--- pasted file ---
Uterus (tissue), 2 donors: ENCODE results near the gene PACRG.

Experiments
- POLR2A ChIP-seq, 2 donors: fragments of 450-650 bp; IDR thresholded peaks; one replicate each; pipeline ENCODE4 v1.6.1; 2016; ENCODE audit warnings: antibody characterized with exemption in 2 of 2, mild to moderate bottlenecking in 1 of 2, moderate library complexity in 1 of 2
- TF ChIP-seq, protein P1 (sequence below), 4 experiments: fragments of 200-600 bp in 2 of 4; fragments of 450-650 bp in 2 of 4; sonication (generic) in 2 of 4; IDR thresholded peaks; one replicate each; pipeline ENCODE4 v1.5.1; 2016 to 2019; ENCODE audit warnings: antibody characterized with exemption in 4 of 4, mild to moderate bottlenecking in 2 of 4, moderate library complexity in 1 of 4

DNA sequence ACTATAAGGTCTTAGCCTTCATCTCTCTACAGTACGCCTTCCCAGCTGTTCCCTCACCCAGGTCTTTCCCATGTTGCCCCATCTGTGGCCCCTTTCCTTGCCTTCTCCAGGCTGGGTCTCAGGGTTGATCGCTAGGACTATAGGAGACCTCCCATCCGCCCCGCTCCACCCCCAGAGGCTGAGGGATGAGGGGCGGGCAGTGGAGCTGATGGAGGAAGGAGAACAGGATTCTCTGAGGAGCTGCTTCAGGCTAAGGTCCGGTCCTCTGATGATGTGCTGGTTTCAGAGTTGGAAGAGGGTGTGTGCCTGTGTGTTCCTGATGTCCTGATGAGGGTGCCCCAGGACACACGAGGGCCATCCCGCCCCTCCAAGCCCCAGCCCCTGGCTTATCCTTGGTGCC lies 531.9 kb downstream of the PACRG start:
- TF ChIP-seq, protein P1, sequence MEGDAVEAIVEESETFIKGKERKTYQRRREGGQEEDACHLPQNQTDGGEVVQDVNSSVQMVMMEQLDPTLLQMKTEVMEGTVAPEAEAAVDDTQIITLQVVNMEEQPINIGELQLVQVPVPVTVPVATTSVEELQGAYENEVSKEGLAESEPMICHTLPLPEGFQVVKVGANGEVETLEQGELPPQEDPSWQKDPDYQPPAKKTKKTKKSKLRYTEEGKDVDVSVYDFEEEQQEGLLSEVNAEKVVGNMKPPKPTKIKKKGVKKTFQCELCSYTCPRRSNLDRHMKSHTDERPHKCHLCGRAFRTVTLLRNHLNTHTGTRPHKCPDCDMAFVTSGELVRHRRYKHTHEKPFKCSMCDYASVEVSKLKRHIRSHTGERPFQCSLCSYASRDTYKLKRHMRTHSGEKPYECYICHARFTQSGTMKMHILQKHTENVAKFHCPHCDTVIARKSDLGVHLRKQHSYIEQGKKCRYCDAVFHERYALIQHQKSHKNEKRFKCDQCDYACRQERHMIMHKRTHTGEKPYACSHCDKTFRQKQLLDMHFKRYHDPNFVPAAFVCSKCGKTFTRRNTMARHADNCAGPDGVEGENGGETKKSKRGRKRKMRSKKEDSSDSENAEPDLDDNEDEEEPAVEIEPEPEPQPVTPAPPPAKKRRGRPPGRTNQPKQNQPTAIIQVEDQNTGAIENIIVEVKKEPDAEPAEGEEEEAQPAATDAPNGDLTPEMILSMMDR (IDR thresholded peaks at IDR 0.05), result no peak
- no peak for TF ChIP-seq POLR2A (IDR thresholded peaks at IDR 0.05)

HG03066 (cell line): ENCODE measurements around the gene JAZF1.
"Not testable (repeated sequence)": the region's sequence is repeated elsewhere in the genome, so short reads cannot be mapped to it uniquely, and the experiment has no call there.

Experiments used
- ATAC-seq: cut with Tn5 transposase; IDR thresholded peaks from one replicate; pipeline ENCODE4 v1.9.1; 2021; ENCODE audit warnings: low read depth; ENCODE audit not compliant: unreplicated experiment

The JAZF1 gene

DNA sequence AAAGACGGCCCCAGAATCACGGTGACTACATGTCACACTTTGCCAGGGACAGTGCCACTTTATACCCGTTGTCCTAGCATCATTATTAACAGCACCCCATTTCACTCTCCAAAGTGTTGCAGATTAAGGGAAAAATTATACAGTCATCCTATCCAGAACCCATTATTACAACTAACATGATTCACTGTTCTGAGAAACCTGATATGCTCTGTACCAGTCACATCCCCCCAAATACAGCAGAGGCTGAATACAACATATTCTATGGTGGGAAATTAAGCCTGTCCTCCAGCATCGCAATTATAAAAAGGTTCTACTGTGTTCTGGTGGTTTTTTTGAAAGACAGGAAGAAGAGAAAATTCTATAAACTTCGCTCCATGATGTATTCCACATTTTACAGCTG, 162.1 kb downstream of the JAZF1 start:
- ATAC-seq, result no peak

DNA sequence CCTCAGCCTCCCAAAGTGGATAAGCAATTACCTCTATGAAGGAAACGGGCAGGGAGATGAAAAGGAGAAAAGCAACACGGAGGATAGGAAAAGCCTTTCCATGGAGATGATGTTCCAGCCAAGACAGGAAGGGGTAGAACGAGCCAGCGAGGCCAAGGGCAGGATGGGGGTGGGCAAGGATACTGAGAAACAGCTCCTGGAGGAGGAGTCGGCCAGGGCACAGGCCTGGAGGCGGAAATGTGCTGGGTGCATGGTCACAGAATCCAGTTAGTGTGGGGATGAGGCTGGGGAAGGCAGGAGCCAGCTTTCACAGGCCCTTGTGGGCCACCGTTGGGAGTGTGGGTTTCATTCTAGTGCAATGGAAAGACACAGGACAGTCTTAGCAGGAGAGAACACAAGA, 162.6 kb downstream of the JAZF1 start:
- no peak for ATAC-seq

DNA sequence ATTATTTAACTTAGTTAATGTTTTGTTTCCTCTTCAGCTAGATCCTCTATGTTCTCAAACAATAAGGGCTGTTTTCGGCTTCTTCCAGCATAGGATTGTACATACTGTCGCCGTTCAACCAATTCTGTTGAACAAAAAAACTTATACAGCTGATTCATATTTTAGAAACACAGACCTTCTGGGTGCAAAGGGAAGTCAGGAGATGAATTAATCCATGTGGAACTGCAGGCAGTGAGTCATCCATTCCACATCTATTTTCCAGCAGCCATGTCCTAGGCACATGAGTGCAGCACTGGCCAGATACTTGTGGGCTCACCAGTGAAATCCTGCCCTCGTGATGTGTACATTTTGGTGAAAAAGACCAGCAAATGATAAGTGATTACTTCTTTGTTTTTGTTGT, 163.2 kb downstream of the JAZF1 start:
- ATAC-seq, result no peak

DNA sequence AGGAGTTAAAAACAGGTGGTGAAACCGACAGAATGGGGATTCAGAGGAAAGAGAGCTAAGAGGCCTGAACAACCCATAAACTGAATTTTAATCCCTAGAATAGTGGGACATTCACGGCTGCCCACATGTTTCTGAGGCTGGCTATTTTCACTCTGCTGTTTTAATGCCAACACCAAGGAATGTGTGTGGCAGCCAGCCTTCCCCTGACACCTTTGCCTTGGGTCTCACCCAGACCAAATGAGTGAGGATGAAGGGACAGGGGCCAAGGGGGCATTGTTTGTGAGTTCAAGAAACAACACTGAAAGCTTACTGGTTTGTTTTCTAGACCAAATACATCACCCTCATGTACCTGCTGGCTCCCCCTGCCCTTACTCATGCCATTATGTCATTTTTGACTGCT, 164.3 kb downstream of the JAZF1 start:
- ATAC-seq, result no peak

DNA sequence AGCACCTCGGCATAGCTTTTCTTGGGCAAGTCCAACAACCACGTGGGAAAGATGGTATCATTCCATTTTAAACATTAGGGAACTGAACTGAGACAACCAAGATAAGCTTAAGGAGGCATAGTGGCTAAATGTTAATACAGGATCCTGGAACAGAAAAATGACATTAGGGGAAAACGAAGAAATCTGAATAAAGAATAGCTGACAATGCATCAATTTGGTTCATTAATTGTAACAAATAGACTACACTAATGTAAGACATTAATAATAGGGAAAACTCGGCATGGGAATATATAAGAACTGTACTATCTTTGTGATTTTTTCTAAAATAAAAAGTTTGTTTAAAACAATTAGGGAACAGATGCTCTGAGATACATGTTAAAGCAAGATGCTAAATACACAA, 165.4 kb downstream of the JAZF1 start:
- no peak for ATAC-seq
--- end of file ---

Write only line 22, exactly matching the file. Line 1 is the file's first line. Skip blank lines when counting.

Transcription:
- no peak for ATAC-seq